Key currency theory

The historical basis for the emergence of this theory was a change in the balance of power in the world in favor of the United States on the basis of increasing the uneven development of countries. After World War II, the United States took a dominant position in world production, international trade, and accumulated huge gold reserves. At the same time, the economies of most countries of Western Europe and Japan were undermined by the war, the positions of their currencies weakened, and gold and foreign exchange reserves decreased. The “dollar famine” reigned – a shortage of dollars in Western Europe and Japan. Key Currency Theory Representatives – US Economists J. Williams (author of this term, which appeared in 1945 year), A. Hansen, English economists R. Houtri, F. Graham, etc.

The essence of this theory is the desire to approve the three main tenets:

the division of currencies into key (dollar and pound sterling), solid (German brand, French franc, etc.) and soft, not playing an active role in international economic relations, is necessary and inevitable; the leading role of the dollar as opposed to gold, since they estimate the dollar is “not worse, but better than gold”; orientation of the monetary policy of all countries to the dollar and maintaining it as a reserve currency, even if it contradicts their national interests.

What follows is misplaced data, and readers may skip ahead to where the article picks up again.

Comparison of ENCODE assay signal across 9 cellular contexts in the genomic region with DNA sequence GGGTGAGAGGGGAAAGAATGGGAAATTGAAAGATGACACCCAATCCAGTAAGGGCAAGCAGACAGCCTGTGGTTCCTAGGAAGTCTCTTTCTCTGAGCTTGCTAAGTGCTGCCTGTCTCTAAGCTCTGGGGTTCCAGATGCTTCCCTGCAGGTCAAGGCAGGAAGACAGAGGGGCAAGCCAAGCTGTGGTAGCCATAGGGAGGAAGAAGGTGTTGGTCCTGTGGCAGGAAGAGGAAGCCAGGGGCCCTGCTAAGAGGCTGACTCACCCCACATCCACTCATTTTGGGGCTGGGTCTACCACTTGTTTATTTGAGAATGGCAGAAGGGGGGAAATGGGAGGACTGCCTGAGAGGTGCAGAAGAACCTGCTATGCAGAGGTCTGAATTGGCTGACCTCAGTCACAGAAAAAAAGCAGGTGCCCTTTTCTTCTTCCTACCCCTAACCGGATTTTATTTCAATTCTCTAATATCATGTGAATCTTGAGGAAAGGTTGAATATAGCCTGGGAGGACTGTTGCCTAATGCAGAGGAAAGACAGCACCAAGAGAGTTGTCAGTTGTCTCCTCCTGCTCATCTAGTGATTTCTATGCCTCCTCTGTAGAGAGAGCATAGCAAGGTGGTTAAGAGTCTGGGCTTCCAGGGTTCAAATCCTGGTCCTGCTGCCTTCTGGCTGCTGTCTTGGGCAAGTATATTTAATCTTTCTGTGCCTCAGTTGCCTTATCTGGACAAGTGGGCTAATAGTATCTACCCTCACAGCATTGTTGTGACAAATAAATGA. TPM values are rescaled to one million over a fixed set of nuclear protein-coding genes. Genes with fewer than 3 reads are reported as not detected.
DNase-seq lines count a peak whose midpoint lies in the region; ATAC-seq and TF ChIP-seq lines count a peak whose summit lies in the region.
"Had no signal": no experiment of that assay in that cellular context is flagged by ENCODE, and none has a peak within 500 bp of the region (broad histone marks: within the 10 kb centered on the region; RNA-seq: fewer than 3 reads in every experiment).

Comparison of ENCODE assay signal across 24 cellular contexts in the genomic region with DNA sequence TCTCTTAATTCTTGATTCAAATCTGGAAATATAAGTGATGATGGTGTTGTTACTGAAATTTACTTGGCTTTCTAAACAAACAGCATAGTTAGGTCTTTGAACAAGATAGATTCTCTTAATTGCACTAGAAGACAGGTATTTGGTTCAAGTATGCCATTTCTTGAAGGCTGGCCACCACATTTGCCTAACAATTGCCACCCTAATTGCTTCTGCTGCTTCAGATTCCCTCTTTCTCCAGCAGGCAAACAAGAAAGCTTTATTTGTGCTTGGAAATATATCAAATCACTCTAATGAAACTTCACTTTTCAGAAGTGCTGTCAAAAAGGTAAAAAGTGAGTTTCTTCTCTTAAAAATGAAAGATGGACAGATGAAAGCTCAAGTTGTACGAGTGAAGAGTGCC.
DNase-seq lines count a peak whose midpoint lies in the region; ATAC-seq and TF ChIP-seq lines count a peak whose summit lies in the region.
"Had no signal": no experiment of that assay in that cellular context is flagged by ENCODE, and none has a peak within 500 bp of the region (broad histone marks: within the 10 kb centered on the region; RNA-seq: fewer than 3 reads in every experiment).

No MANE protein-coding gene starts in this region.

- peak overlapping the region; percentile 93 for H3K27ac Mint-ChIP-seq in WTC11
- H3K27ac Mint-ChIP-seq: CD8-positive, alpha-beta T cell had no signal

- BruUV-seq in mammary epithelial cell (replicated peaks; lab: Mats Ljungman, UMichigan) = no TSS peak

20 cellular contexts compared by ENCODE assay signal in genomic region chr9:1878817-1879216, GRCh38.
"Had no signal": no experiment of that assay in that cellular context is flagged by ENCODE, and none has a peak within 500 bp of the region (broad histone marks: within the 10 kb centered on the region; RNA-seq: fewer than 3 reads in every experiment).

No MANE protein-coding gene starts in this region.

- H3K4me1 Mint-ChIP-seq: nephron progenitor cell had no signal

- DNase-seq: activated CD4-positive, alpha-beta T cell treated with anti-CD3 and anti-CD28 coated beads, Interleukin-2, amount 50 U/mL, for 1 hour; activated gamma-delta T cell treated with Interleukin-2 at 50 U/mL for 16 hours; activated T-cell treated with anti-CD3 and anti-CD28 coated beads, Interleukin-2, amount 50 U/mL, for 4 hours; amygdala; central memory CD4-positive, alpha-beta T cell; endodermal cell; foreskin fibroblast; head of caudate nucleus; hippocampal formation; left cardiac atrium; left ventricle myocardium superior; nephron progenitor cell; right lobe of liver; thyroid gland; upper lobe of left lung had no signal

The theory of key currencies is the successor to the theory of regulated currency, which is manifested in the ideas of J. Keynes about creating a world currency system based on two regulated currencies – the pound sterling and the dollar.

The theory of key currencies reflects the policy of the hegemony of the dollar as opposed to gold. American economist F. Nussbaum called the dollar “another currency”, an outstanding currency that supplanted gold. H. Obrey argued that currency stabilization in the world depends on the dollar as the leading currency. A. Hansen advocated the dismantling of gold and the creation of a regulated world monetary system, which should be based on the dollar. This idea influenced the evolution of the global monetary system. The theory of key currencies was the rationale for the principles of the Bretton Woods system, which was based on gold and two reserve currencies, obliged IMF member countries to conduct currency intervention in order to maintain the dollar.

The crisis of the Bretton Woods system has revealed the failure of ideas about the superiority of the dollar over other currencies. The American currency turned out to be as unstable as other national non-exchange credit money. In the 60s of the 20th century, due to the weakening of US positions in the global economy, “dollar hunger” was replaced by “dollar satiation”, the weakening of the dollar’s position as a reserve currency began.